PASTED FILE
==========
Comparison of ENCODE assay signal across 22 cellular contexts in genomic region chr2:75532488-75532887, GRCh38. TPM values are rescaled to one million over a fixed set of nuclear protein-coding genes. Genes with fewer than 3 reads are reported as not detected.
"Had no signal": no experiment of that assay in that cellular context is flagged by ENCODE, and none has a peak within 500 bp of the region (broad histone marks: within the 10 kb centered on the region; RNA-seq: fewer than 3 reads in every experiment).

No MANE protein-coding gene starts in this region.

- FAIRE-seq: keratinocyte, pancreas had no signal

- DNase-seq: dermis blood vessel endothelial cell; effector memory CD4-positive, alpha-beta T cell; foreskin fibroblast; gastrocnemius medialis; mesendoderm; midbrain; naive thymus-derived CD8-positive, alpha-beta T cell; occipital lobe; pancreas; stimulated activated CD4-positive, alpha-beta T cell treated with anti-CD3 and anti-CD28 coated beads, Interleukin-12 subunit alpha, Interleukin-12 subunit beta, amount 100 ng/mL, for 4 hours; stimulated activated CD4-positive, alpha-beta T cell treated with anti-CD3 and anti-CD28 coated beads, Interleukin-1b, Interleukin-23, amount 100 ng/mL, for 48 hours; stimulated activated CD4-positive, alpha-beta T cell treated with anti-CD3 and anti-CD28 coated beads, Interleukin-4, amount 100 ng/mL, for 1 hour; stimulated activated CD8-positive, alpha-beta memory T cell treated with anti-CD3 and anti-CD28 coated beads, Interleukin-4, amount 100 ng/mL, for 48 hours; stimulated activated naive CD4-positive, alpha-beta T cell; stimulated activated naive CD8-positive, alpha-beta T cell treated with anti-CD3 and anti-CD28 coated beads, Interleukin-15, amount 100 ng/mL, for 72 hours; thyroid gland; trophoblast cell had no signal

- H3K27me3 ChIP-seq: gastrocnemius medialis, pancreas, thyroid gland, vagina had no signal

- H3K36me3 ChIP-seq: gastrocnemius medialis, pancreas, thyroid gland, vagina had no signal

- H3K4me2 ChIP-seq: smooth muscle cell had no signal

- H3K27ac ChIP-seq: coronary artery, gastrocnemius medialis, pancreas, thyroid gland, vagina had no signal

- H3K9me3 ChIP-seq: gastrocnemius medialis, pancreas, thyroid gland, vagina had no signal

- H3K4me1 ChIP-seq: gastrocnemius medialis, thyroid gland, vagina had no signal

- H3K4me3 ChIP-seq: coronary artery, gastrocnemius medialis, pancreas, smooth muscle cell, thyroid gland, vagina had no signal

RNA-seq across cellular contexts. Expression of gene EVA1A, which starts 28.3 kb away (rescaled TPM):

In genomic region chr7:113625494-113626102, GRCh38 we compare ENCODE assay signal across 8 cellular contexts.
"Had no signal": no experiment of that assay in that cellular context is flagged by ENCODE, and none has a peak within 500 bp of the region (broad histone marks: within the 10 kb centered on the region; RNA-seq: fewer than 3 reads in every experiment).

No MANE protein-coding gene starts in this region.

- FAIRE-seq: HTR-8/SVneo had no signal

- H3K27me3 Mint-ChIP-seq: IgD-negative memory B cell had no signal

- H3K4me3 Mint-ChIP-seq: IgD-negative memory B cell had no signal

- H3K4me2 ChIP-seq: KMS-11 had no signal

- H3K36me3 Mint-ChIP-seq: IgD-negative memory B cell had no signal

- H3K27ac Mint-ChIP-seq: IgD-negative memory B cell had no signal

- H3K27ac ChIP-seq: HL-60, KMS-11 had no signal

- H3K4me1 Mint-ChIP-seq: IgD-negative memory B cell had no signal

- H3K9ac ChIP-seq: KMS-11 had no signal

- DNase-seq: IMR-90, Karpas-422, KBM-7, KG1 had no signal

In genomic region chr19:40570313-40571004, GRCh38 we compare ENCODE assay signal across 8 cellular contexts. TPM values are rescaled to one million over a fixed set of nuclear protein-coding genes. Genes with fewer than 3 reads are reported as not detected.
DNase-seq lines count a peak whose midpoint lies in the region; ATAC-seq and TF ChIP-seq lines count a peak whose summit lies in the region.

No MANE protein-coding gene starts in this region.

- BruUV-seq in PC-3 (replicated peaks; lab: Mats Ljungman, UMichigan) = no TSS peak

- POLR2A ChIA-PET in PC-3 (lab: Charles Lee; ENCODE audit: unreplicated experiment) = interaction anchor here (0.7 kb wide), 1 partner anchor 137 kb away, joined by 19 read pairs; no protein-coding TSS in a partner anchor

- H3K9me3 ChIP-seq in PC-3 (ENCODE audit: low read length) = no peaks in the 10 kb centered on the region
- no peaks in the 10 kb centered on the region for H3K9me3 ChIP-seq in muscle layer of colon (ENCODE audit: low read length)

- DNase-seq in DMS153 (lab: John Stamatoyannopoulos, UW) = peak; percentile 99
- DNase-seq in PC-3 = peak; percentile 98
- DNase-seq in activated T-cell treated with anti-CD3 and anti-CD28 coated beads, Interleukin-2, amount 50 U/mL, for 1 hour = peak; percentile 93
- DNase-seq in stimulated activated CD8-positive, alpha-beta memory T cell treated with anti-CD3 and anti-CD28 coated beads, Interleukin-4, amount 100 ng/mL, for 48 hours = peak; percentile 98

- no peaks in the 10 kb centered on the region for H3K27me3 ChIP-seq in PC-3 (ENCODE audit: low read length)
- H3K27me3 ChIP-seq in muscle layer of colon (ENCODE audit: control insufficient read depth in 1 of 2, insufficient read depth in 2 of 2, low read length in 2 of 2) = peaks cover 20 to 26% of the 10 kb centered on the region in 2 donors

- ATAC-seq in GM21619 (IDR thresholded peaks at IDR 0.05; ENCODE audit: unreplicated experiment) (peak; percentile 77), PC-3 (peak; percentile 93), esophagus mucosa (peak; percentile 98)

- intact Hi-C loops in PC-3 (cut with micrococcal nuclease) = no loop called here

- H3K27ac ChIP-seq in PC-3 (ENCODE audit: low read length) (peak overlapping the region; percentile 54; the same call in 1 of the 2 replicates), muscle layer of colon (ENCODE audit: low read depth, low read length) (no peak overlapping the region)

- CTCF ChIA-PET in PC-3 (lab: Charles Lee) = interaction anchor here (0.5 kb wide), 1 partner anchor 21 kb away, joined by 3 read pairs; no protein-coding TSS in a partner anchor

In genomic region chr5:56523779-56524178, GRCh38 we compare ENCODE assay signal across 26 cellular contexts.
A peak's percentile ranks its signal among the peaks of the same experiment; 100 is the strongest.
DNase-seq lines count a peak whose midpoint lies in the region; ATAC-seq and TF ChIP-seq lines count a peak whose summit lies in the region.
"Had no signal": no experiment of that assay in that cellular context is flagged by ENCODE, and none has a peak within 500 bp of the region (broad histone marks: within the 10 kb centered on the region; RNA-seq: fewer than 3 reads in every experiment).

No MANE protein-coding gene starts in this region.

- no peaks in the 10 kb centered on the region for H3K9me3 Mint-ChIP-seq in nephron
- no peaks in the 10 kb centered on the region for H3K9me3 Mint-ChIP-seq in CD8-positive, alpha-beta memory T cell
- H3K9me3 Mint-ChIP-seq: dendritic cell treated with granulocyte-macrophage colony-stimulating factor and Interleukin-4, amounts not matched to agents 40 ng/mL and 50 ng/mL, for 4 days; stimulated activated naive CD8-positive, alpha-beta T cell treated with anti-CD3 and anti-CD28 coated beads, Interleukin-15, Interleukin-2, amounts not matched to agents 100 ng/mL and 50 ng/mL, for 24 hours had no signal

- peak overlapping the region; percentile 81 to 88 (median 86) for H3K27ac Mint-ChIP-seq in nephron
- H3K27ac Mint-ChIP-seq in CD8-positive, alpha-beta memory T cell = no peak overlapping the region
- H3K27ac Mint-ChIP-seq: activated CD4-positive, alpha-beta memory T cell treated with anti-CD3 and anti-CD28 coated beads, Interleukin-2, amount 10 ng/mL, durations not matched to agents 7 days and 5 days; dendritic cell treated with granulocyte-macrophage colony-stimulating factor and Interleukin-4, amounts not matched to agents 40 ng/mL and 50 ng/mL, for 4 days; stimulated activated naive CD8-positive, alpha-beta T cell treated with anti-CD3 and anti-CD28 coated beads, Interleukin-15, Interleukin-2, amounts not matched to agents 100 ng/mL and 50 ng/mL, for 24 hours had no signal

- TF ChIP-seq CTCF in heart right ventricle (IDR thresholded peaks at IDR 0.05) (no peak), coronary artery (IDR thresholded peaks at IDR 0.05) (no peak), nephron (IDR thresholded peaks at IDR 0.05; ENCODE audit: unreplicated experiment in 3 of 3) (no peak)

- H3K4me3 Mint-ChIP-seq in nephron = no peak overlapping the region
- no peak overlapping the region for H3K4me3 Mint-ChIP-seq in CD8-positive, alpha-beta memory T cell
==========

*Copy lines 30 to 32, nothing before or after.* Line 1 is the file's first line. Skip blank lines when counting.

- BruUV-seq in PC-3 (replicated peaks; lab: Mats Ljungman, UMichigan) = no TSS peak

- POLR2A ChIA-PET in PC-3 (lab: Charles Lee; ENCODE audit: unreplicated experiment) = interaction anchor here (0.7 kb wide), 1 partner anchor 137 kb away, joined by 19 read pairs; no protein-coding TSS in a partner anchor

- H3K9me3 ChIP-seq in PC-3 (ENCODE audit: low read length) = no peaks in the 10 kb centered on the region